Stuart Archer is the CEO of Oceans Healthcare, a growing behavioral health provider focused on healing and long-term recovery.
Since stepping into this role in late 2014, he has worked ceaselessly to improve access to and delivery of care for Oceans’ patients while supporting and empowering their loved ones. Mr. Archer oversees a network of 33 outpatient and inpatient clinical facilities across the Southeast. He has set an ambitious vision for Oceans’ expansion into underserved markets across the south-central and southeastern United States.
Mr. Archer has more than two decades of experience in multisite hospital operations. From his early days as a nurse’s aide to his current role at the helm of one of the fastest-growing health-care providers in the southeastern United States, he has spent the bulk of his career in long-term acute care and post-acute care settings.
Prior to serving as CEO of Oceans Healthcare, Mr. Archer was chief operating officer of LifeCare Management Services, a pioneer in long-term acute care with 24 hospitals across nine states.
Mr. Archer began his executive career in the health-care industry as senior vice president of market development for Louisiana-based LHC Group, a leading provider of post-acute care services. Over the course of 10-plus years at LHC, Mr. Archer was instrumental in expanding the company’s footprint to cover more than 350 locations in about 30 states.
Mr. Archer is a tireless advocate for individuals living with mental health and substance use disorders. As a member of the Board of Trustees of the National Association of Behavioral Healthcare, he supports sensible public policy changes to improve the lives of vulnerable Americans and their loved ones.
Mr. Archer enjoys spending his free time with his family.
Where did the idea for your career come from?
My professional journey was not a straight line. I started my career in an entirely different arena as a college football coach. Like many young coaches, I had a second job to make ends meet and worked as a nursing aid in a long-term acute care hospital. Through that experience, I felt a calling that health care was where I was supposed to be. I left coaching and was able to join a growing organization early in my career, and from there I’ve been able to contribute to the lives of others and make a difference.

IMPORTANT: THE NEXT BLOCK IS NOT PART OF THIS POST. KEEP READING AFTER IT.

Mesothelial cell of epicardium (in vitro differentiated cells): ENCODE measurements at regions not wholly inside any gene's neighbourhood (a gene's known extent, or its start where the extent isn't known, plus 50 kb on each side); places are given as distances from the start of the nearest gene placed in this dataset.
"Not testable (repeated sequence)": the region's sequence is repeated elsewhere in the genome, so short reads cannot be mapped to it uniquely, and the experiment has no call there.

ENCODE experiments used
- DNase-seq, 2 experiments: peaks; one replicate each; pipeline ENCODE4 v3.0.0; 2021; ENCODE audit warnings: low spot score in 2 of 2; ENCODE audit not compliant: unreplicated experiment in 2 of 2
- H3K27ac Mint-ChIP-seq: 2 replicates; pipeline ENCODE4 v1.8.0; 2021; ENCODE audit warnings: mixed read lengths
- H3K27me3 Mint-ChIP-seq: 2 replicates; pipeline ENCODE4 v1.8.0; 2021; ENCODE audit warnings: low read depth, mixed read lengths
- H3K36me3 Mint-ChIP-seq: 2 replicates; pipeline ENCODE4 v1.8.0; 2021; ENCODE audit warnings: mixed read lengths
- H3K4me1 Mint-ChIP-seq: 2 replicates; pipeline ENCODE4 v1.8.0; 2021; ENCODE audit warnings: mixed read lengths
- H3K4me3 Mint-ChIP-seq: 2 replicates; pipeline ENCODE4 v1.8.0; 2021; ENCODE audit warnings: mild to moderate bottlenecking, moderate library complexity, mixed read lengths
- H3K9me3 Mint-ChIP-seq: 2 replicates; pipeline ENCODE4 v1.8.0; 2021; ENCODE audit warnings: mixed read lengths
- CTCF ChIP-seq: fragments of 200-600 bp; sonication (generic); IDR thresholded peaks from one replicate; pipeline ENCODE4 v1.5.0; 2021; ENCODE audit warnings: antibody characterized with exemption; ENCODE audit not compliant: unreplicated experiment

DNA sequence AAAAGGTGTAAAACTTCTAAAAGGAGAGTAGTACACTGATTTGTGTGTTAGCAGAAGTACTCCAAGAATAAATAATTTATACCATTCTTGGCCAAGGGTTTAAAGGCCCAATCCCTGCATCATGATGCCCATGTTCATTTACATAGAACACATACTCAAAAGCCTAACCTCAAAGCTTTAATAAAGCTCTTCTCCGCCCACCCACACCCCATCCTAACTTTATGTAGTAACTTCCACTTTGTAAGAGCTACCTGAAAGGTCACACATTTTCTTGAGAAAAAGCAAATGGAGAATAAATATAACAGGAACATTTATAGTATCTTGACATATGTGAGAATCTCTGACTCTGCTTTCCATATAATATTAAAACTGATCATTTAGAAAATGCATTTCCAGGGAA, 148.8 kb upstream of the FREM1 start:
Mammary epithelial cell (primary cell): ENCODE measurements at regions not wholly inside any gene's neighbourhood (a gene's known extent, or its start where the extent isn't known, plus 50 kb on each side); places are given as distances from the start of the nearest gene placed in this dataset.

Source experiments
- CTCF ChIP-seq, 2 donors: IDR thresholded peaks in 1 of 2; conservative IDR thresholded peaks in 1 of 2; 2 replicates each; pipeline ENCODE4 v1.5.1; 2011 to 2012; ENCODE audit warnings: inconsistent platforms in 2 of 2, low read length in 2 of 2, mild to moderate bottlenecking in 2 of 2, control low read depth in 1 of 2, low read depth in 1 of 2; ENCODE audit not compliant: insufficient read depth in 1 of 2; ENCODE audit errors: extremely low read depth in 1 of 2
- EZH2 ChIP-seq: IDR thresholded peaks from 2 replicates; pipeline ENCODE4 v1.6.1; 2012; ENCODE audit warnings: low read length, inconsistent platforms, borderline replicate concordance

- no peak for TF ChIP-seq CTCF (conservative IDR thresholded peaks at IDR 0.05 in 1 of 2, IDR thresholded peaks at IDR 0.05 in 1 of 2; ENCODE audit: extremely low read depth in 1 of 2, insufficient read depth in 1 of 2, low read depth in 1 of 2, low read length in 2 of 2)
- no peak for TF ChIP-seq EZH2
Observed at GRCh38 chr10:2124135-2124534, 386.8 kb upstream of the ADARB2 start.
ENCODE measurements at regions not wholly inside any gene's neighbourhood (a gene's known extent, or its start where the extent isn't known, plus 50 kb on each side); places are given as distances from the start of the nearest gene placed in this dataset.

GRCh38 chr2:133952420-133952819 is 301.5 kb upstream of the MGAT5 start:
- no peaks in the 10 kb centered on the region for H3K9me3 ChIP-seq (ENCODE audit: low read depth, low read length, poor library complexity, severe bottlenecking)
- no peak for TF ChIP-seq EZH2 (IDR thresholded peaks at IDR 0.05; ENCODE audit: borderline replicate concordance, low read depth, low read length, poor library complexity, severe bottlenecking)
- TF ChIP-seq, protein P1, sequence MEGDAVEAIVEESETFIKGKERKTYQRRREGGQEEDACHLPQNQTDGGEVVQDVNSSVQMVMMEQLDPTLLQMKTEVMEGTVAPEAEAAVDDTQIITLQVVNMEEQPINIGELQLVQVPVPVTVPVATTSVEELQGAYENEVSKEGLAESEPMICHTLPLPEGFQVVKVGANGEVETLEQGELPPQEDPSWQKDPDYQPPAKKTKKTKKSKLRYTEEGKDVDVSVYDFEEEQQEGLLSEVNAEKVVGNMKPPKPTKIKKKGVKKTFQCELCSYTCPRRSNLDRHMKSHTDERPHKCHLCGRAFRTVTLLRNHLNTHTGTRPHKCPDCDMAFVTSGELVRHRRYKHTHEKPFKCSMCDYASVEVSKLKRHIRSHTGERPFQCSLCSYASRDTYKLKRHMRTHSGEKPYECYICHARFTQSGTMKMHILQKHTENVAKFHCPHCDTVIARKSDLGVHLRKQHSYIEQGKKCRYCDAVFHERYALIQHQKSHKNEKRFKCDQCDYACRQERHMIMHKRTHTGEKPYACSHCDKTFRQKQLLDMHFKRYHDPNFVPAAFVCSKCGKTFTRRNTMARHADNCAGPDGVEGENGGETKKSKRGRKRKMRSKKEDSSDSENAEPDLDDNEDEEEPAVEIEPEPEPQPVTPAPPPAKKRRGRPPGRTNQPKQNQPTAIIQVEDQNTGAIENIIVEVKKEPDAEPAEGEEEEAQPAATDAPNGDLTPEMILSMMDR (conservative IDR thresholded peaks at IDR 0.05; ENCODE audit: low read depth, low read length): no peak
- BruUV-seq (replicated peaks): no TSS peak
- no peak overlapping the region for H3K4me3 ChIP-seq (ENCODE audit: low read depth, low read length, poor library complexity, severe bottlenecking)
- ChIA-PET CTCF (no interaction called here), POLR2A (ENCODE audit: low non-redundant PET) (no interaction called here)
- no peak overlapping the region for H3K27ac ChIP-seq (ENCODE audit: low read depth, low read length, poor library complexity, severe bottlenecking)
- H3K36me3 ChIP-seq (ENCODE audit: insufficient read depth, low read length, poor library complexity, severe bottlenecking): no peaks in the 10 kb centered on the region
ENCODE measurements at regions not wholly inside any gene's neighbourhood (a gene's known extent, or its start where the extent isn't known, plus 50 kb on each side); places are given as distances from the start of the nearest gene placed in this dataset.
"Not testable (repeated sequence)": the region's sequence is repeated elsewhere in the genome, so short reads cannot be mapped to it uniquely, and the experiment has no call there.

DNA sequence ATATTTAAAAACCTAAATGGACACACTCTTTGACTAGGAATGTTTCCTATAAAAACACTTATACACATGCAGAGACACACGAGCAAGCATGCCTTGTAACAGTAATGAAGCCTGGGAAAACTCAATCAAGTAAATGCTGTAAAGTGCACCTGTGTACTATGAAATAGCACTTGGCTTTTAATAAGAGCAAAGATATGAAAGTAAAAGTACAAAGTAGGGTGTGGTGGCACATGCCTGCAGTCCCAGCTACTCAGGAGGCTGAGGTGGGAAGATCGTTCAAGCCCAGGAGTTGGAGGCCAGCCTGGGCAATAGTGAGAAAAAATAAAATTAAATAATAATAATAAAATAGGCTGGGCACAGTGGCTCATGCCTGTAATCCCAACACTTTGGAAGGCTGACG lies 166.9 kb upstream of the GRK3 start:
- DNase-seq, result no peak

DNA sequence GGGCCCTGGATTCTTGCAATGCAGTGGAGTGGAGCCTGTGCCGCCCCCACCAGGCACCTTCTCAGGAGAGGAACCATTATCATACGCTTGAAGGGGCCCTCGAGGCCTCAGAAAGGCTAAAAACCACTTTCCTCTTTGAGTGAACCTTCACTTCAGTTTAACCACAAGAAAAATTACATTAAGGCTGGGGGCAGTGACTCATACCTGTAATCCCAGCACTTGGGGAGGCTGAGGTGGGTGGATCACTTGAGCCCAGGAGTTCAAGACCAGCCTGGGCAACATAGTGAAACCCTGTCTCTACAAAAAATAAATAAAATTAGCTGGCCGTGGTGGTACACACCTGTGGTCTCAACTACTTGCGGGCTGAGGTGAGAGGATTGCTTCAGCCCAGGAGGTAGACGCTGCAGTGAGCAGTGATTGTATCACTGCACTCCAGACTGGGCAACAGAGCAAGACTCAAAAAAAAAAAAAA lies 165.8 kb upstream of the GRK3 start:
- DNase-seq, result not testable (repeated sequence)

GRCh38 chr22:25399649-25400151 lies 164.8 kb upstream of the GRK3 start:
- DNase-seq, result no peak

What does your typical day look like and how do you make it productive?
I have four kids, so my mornings are usually a blur. The rest of the day is filled with meetings and video calls, but I try as much as possible to carve out time to ensure I eat well and accomplish at least one thing I have on my to-do list.
How do you bring ideas to life?
Cultivating new ideas in health care, and specifically behavioral health, often means finding new or better ways to deliver care to people who can’t access it or for whom accessing it is a financial or logistical burden. There’s a lot at stake. Fortunately, I’ve been lucky enough to surround myself with some of the best minds in the behavioral health industry and together we plan, triage, problem solve, execute and constantly adjust strategy to achieve results for our patients.
What’s one trend that excites you?
Technology and the advancement of telehealth capabilities in our industry is exciting and, frankly, something that was only slowly gaining traction prior to COVID-19. Because the pandemic really forced us to think differently about how we deliver care, telehealth became a vital tool. In addition, I’m extremely excited to see the slow but steady progress we’re making collectively in destigmatizing mental illness and treating it like other medical conditions such as diabetes, obesity, and heart disease.
What is one habit of yours that makes you more productive as an entrepreneur?
For good or bad, I tend to be very hands-on with all aspects of our company. That lets me see our strategy and tactics holistically and at the micro-level. I believe this allows me the perspective to anticipate challenges sooner and coordinate resources across our teams to impact change quicker.
What advice would you give your younger self?